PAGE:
16 - What would you like to do that you haven't yet done?
Oh, that’s a list. At the top are: Surf. Write a novel. Stick a handstand.

17 - If you could pick any other occupation to attempt, what would it be? Or, alternately, what do you think you would have ended up doing had you not been a writer?
I’d choose to be a professional mountain climber or a midwife. I think if I hadn’t pursued writing in a real way I’d be a veterinary technician.

18 - What made you write, as opposed to doing something else?
I think writing is, in practical ways, a very low maintenance art form. I just need a computer. I love to read and consume, but there was an urge to engage and participate. What made me write was the feeling that writing is an end in itself.

19 - What was the last great book you read? What was the last great film?
I’m late to the party, always. Book: A Little Life by Hanya Yanagihara. Film: Hell or High Water.

20 - What are you currently working on?
Stories. And what maybe could be a novella.

Tuesday, August 22, 2017

the above/ground press 24th anniversary reading/launch/party!

above/ground press presents readings and other such by an array of poets:
Stephanie Bolster (Montreal)
Adele Graf (Ottawa)
Kristina Drake (East Hawkesbury)
Amanda Earl (Ottawa)
+ rob mclennan (Ottawa)
lovingly hosted by above/ground press author and Apt 9 Press editor/publisher Cameron Anstee
7:30pm door/8pm reading
Thursday, August 31, 2017
Backdrop Food & Drink
160 Metcalfe Street, Ottawa

$5 at the door; includes a copy of a recent above/ground press title

Stephanie Bolster has published four books of poetry, the first of which, White Stone: The Alice Poems, won the Governor General's and the Gerald Lampert Awards in 1998. Her latest book, A Page from the Wonders of Life on Earth (Brick Books, 2011) was a finalist for the Pat Lowther Award. Work from her current manuscript-in-progress, Long Exposure, from which this chapbook is also drawn, was a finalist for the Canada Writes/CBC Poetry Prize in 2012. Editor of The Best Canadian Poetry in English 2008 and co-editor of Penned: Zoo Poems, she was born in Vancouver and teaches creative writing at Concordia University in Montréal.

She will be launching the chapbook GHOSTS.

This is Stephanie Bolster’s fourth above/ground press chapbook, after the original Three Bloody Words (1996), Biodome (2006) and Three Bloody Words: Twentieth Anniversary Edition (2016). She also appeared in the fifth issue of the long poem magazine STANZAS (April 1995).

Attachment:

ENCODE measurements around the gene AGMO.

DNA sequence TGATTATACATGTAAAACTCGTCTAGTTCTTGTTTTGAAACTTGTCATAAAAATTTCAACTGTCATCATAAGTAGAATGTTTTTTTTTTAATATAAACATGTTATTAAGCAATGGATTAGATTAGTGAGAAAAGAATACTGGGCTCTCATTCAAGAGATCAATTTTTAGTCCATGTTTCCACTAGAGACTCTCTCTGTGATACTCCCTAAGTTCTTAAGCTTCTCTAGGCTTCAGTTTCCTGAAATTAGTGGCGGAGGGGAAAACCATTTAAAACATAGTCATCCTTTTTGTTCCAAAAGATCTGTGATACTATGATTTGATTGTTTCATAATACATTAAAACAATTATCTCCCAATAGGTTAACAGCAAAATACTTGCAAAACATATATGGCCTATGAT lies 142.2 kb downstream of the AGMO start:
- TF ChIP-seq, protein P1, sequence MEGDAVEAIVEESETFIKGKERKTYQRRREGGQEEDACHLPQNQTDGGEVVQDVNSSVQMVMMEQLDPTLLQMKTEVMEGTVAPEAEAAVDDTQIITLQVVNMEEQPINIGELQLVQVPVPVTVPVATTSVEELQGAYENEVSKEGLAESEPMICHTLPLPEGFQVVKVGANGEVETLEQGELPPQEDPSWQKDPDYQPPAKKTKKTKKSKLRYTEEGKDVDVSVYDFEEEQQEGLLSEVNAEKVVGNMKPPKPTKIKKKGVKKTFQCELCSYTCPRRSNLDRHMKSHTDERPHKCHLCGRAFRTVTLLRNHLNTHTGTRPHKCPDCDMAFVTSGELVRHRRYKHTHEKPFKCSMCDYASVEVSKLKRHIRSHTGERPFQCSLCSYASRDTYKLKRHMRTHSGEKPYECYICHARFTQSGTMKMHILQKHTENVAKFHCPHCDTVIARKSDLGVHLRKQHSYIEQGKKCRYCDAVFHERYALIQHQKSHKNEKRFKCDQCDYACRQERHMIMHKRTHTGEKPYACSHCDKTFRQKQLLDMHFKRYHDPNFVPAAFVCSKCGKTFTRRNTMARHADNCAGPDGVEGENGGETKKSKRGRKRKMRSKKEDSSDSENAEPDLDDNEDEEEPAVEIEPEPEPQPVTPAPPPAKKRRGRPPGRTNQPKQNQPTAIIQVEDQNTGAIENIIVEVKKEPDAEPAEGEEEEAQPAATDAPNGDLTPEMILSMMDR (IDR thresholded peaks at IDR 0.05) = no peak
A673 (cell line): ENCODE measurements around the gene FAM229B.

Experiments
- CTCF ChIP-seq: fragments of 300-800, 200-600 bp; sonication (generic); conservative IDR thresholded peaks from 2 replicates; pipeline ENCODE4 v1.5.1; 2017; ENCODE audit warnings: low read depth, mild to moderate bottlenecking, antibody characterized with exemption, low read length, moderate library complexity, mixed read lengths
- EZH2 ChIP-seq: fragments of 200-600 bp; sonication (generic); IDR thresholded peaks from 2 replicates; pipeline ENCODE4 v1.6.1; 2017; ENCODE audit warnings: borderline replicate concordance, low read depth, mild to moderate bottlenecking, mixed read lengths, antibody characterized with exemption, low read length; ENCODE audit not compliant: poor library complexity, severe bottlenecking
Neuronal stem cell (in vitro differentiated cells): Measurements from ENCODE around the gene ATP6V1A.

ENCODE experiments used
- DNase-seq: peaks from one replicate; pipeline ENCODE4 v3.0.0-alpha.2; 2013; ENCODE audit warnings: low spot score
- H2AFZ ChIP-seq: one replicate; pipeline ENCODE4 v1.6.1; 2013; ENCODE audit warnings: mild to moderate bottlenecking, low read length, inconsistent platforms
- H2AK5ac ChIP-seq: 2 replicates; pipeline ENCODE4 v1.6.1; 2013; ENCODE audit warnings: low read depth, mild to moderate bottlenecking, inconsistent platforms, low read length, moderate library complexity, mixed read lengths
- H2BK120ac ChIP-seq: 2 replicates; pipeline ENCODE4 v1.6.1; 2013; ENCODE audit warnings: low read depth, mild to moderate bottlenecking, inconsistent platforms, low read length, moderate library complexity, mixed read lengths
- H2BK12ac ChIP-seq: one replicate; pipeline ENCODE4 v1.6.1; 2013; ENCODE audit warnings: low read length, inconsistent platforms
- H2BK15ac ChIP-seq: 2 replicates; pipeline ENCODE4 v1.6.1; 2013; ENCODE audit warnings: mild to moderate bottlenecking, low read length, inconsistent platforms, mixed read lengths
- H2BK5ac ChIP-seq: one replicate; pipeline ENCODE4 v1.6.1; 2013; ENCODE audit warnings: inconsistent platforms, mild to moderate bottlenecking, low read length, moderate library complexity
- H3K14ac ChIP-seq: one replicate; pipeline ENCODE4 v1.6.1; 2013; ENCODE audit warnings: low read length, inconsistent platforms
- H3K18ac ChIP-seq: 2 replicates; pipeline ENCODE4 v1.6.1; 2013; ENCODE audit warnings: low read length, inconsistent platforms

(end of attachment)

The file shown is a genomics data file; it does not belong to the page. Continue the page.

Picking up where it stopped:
Adele Graf’s poems have appeared in many Canadian journals including The Antigonish Review, CV2, The Dalhousie Review, The Fiddlehead, Room and Vallum. Her first poetry collection, math for couples, was published this spring by Guernica Editions. 

She will be launching the chapbook a Baltic Friday early in grey.

Kristina Drake writes and edits in the wilderness of East Hawkesbury, Ontario. Her poems have previously appeared in Carte Blanche, Soliloquies and Yalla!, as an above/ground press broadside, and as a Tuesday poem on Dusie.

She will be launching the chapbook Ornithology.

Amanda Earl is an Ottawa writer, publisher and visual poet. She’s the managing editor of and the fallen angel of AngelHousePress. More information is available at

She will be launching the chapbook Lady Lazarus Redux.

This is Earl’s fifth chapbook with above/ground press, after Eleanor(2007), The Sad Phoenician’s Other Woman (2008), Sex First & Then A Sandwich (2012) and A Book of Saints (2015).

Born in Ottawa, Canada’s glorious capital city, rob mclennan currently lives in Ottawa, where he is home full-time with the two wee girls he shares with Christine McNair. The author of more than thirty trade books of poetry, fiction and non-fiction, he won the John Newlove Poetry Award in 2010, the Council for the Arts in Ottawa Mid-Career Award in 2014, and was longlisted for the CBC Poetry Prize in 2012. In March, 2016, he was inducted into the VERSe Ottawa Hall of Honour. His most recent titles include The Uncertainty Principle: stories, (Chaudiere Books, 2014) and the poetry collection A perimeter (New Star Books, 2016). He has two poetry collections forthcoming: Life Sentence (Flat Singles Press, 2018) and Household items (Salmon Poetry, 2018). An editor and publisher, he runs above/ground press, Chaudiere Books (with Christine McNair), The Garneau Review, seventeen seconds: a journal of poetry and poetics, Touch the Donkey and the Ottawa poetry pdf annual ottawater. He is “Interviews Editor” at Queen Mob’s Teahouse, a regular contributor to the Ploughshares blog, and an editor/managing editor of many gendered mothers. He spent the 2007-8 academic year in Edmonton as writer-in-residence at the University of Alberta, and regularly posts reviews, essays, interviews and other notices at

He will be launching the chapbook It's still winter.

This is mclennan's millionth chapbook with above/ground press. There are too many to list.

Monday, August 21, 2017

Julie Carr, Objects from a Borrowed Confession

Therefore the question “Does God exist” is the wrong question.